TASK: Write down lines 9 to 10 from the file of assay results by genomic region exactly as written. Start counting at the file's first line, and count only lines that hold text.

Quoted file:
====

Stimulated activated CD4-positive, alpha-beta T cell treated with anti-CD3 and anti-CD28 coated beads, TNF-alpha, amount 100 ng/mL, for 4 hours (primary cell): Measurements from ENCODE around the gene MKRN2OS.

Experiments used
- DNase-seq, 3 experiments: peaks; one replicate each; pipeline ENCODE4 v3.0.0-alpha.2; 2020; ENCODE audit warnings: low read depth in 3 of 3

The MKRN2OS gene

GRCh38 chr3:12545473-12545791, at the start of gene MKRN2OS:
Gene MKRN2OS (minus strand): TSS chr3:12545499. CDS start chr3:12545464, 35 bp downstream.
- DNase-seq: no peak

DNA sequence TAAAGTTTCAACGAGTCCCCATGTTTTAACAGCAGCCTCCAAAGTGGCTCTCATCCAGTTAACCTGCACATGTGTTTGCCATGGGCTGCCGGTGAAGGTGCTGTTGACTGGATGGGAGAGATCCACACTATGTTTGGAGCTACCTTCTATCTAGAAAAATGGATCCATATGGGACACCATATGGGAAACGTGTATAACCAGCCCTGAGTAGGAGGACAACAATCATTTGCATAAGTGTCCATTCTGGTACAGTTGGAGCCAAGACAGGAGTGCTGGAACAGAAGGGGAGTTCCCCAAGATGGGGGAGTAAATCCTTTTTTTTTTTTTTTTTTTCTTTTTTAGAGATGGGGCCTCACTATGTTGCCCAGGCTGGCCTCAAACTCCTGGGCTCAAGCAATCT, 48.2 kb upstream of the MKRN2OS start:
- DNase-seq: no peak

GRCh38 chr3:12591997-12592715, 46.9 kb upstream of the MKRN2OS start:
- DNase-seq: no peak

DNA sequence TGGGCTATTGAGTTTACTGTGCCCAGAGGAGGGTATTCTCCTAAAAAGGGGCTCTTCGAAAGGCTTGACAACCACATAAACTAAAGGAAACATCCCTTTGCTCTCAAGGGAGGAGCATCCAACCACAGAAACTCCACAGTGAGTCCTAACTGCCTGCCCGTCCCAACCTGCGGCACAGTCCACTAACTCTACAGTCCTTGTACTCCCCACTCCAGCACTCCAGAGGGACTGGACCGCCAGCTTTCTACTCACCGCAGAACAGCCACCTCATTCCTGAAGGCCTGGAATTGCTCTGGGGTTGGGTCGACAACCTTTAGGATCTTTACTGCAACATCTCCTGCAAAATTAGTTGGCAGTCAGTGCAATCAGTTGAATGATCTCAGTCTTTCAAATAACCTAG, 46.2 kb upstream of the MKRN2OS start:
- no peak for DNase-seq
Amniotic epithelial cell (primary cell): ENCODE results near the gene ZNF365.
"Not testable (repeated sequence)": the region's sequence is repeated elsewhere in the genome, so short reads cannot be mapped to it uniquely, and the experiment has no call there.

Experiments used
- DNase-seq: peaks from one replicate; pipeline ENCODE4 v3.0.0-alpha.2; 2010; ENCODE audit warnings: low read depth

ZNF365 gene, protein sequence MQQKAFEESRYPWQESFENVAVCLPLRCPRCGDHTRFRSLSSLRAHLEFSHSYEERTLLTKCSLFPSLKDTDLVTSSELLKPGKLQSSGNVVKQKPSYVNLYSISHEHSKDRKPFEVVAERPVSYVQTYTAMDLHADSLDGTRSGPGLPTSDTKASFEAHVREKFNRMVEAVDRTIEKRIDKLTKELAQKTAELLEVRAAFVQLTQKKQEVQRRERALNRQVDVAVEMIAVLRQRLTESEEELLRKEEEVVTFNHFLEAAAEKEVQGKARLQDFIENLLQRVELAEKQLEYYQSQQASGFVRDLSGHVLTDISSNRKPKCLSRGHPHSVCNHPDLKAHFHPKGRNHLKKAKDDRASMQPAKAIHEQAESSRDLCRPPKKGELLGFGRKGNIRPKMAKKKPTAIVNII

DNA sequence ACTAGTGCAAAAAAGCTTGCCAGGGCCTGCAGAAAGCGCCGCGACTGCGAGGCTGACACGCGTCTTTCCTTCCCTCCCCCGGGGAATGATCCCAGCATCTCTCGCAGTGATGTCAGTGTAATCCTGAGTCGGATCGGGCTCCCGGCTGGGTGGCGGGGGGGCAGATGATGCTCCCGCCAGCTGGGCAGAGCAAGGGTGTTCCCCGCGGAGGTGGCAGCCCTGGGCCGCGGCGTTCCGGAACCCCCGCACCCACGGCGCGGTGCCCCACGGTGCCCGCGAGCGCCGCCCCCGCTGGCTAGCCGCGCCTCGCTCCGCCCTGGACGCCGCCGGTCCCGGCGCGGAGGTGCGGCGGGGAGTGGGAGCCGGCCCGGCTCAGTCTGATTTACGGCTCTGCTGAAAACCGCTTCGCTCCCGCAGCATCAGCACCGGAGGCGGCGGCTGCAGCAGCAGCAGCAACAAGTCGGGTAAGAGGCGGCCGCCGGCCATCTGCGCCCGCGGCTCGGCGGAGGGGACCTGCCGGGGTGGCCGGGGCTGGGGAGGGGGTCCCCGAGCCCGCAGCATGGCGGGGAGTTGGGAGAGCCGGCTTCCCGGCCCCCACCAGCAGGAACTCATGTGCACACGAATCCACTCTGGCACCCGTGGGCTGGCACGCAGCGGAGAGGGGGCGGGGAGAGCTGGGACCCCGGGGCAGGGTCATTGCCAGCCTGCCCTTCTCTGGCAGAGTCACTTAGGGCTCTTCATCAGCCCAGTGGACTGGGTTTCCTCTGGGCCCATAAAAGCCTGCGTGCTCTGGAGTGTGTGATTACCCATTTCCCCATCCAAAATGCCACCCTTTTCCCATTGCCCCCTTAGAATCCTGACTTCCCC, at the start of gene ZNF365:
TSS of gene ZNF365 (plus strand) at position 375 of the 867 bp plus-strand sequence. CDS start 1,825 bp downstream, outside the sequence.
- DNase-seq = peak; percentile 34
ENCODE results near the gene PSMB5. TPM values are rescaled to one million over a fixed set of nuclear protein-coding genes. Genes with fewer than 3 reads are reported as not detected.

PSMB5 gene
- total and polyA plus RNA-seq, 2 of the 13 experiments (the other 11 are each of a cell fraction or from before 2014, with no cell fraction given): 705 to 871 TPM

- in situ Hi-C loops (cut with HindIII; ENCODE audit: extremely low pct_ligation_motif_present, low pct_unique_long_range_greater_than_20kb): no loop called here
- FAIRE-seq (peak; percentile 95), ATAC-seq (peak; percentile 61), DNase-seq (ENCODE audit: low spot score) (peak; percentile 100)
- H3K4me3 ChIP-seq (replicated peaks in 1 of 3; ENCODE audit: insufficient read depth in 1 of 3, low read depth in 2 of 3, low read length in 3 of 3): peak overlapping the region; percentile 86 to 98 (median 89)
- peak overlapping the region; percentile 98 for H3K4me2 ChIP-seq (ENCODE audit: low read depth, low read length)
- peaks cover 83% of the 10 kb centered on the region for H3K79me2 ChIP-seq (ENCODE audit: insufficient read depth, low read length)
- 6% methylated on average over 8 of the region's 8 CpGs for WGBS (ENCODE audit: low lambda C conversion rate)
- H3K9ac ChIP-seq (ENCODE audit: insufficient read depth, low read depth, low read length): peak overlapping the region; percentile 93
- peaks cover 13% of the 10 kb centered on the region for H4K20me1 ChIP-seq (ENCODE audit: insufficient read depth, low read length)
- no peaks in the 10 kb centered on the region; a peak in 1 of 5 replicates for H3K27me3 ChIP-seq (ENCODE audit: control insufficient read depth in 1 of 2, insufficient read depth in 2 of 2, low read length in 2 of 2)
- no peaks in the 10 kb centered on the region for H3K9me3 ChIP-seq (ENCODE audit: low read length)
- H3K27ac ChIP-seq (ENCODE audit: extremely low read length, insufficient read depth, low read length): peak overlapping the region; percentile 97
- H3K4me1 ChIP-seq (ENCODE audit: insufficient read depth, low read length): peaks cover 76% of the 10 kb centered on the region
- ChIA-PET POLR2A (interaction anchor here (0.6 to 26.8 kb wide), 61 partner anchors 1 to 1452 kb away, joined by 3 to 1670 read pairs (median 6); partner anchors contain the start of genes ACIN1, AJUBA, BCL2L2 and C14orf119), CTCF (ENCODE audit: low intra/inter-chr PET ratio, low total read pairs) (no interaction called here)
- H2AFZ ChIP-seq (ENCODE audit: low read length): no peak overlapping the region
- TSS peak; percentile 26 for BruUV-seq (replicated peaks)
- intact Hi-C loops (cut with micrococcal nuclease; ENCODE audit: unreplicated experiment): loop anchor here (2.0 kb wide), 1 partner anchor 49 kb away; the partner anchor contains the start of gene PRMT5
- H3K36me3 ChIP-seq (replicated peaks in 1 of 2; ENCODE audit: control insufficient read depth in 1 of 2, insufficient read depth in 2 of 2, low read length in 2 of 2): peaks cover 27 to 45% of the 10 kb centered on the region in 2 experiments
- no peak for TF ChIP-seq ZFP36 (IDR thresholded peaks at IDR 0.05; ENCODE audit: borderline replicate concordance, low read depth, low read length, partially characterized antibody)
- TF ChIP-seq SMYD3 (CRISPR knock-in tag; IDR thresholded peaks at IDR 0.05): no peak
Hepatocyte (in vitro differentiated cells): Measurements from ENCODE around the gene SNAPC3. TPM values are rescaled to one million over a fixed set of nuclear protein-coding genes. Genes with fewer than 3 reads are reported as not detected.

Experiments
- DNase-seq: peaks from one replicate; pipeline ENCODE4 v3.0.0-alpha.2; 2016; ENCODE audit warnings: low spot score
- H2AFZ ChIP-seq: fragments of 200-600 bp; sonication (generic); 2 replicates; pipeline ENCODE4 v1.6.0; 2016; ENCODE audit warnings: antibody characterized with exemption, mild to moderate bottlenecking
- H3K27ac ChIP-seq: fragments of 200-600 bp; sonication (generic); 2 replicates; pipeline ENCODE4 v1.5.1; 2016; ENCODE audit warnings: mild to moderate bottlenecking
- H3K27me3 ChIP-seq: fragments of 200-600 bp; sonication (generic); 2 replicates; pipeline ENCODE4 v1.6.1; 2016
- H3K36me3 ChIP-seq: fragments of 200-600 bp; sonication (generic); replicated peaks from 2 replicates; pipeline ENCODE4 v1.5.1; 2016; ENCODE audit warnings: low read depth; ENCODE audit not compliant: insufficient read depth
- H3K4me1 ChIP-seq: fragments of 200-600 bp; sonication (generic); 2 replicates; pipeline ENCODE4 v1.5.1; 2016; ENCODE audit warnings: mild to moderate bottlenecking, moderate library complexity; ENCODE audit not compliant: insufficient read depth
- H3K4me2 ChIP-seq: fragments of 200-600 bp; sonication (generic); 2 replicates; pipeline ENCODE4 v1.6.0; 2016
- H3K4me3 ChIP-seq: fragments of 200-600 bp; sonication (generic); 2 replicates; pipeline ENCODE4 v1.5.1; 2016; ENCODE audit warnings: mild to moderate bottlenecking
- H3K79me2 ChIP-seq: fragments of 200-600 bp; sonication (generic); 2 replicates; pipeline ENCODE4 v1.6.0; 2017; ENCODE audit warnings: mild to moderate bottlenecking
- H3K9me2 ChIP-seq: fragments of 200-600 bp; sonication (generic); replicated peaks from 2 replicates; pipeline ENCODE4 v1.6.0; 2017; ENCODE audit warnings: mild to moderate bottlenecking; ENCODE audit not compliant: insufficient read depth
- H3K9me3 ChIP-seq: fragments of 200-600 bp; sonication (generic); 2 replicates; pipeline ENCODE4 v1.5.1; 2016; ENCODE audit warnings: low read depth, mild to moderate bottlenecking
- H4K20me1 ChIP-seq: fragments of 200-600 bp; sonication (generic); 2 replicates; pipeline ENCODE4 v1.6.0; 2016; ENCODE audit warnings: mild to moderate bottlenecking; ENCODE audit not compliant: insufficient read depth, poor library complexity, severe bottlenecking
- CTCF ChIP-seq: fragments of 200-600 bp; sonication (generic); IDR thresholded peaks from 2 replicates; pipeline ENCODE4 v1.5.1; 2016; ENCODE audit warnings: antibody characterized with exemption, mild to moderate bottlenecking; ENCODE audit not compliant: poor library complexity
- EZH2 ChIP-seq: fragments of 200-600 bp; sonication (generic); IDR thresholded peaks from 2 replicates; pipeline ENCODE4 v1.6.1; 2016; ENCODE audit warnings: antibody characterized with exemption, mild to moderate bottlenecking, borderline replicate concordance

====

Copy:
- DNase-seq: no peak

GRCh38 chr3:12591997-12592715, 46.9 kb upstream of the MKRN2OS start: